Montana is known as Big Sky Country for the wide-open spaces you can find there. Fortunately, Montana real estate is inexpensive enough to make it a good relocation spot.
Montana has some of the most beautiful scenery in the United States. With towering mountain ranges, wide-open prairies and absolutely stunning national parks, the state truly fits the “big sky” moniker. With the Rocky Mountains and Glacier National Park, the state is world wide attraction for outdoor enthusiasts looking to hike, mountain climb, camp, fish, ski and just get away from it all. If you’re tired of living in neighborhood where the homes are two feet from each other, Montana offers a respite.
A railroad town, Billings is considered a big city in Montana. Sitting below 400 foot sandstone cliffs, the big town is tucked into a prairie area and provides a good base camp for the rest of the state. The atmosphere in the town is definitely one with a country and western theme. The downtown area has seen redevelopment efforts, but the town still retains a hard working railroad influence. A good place to raise a family, but you can do better in Montana.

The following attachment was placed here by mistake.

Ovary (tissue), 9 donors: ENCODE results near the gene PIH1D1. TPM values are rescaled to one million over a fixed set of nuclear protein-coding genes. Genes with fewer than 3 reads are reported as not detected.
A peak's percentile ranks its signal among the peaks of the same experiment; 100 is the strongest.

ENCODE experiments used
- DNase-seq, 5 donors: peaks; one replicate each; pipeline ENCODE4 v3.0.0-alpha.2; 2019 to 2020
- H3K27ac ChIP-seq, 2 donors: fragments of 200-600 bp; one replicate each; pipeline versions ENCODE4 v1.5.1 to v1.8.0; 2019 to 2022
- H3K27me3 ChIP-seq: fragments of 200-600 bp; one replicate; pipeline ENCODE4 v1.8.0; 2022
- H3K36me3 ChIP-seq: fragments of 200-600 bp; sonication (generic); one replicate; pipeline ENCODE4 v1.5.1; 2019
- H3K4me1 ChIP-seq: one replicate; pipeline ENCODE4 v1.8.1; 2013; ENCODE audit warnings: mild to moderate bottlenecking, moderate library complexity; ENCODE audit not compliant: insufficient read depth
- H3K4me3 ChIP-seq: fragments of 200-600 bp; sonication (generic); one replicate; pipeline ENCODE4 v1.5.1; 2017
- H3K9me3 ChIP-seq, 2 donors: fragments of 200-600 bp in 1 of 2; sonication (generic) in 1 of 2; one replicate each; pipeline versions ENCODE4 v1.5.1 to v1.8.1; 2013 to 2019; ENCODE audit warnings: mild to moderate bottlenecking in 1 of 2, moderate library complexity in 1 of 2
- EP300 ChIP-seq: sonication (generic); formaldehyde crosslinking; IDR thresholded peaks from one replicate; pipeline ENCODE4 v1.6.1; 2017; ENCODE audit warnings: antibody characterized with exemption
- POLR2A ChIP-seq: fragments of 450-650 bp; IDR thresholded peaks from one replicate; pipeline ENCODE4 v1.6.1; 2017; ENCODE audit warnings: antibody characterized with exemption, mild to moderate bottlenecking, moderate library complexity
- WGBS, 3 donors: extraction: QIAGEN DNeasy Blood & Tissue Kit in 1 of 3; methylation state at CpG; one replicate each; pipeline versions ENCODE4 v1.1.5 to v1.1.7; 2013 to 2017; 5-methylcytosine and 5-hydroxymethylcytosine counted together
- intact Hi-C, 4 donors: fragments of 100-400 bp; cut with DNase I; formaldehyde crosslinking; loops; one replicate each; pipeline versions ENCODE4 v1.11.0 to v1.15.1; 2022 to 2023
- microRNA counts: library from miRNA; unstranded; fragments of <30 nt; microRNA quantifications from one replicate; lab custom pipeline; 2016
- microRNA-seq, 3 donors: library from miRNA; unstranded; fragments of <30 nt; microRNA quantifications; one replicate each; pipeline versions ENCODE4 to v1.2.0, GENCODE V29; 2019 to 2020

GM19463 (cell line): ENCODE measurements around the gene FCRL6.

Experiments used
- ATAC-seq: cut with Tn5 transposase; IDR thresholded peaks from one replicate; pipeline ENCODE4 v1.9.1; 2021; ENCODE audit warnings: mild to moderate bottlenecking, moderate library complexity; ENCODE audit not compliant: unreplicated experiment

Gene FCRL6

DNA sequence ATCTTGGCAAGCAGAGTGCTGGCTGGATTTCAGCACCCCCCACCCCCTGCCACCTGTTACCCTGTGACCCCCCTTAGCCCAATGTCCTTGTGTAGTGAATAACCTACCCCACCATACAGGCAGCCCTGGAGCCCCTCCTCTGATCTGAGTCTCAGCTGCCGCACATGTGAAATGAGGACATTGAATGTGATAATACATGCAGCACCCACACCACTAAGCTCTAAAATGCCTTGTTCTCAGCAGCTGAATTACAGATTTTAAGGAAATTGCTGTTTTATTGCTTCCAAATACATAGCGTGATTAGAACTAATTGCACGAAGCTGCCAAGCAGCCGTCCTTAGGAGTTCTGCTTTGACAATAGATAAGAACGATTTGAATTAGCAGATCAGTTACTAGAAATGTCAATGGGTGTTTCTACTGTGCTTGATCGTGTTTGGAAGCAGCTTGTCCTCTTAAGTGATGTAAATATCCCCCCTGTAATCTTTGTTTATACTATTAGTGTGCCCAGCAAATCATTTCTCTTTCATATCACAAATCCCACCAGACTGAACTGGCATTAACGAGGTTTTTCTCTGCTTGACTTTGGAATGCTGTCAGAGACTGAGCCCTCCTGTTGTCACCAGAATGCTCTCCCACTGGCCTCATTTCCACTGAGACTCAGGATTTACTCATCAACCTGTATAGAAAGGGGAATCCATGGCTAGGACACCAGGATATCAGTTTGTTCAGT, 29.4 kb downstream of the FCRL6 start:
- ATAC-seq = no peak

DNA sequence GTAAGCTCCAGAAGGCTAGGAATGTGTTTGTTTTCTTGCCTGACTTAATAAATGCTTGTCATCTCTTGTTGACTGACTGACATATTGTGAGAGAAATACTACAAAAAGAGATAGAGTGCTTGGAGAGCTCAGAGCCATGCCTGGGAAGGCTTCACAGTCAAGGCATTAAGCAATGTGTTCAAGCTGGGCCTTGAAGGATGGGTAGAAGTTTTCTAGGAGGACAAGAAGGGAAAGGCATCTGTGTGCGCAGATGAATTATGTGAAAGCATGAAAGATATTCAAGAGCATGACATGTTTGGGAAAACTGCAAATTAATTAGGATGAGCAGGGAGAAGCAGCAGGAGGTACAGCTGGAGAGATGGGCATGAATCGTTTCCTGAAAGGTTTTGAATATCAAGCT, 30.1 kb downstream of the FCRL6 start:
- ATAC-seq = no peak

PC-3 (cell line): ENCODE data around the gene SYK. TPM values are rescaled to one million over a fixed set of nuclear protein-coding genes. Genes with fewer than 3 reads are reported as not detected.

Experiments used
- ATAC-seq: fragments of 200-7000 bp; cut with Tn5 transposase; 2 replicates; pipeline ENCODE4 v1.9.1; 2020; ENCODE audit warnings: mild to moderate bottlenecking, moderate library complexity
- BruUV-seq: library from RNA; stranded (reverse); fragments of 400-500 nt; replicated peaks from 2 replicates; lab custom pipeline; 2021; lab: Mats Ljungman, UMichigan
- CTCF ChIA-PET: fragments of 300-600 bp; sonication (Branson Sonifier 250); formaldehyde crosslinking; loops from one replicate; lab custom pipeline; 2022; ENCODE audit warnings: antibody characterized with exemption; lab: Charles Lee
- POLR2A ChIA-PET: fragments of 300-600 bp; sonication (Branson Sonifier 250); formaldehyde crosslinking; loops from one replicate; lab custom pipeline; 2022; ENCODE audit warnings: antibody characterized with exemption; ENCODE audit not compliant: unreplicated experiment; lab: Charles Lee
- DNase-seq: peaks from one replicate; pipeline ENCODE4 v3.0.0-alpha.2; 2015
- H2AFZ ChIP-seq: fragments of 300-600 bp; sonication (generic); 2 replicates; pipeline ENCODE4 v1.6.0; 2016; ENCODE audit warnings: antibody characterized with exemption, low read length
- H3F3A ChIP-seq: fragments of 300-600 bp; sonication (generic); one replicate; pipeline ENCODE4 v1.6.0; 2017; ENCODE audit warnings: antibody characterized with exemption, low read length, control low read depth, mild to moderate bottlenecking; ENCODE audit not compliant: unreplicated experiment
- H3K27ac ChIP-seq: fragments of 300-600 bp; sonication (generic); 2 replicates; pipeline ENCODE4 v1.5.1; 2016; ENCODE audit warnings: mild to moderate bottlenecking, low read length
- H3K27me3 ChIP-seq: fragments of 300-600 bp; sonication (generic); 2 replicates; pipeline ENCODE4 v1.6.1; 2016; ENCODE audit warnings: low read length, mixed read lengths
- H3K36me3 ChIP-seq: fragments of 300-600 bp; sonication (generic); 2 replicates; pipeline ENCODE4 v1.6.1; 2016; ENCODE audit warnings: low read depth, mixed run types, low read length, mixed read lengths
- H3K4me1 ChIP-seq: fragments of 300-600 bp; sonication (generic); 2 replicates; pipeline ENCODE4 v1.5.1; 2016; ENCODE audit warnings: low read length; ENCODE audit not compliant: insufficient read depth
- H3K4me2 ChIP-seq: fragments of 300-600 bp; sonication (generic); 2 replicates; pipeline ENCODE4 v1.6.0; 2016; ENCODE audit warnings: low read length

Bozeman is a slice of heaven located roughly 90 miles from Yellowstone National Park. Set in the end of a lush valley, the town has a picket fence feel and is surrounded by stunning mountain ranges peaked with snow throughout the year. If you like to get out and explore nature, the town is centrally located to some of the best hiking and fishing in the country. Although things aren’t out of control yet, Bozeman has become a bit of a hot spot for celebrities. It is nothing like Aspen, Colorado, but buyer beware.
Montana Real Estate
Montana real estates prices are surprisingly reasonable given the spectacular scenery in the state. Obviously, cold winters turn away some people, but the scenery is a feast for the eyes even in winter. Anyway, a single family home in Billings will cost $145,000 on average while the same home in Bozeman will run in the $280,000 range.
The appreciation rate for Montana real estate was a robust 12.5 percent for 2005. Put another way, the secret appears to be getting out.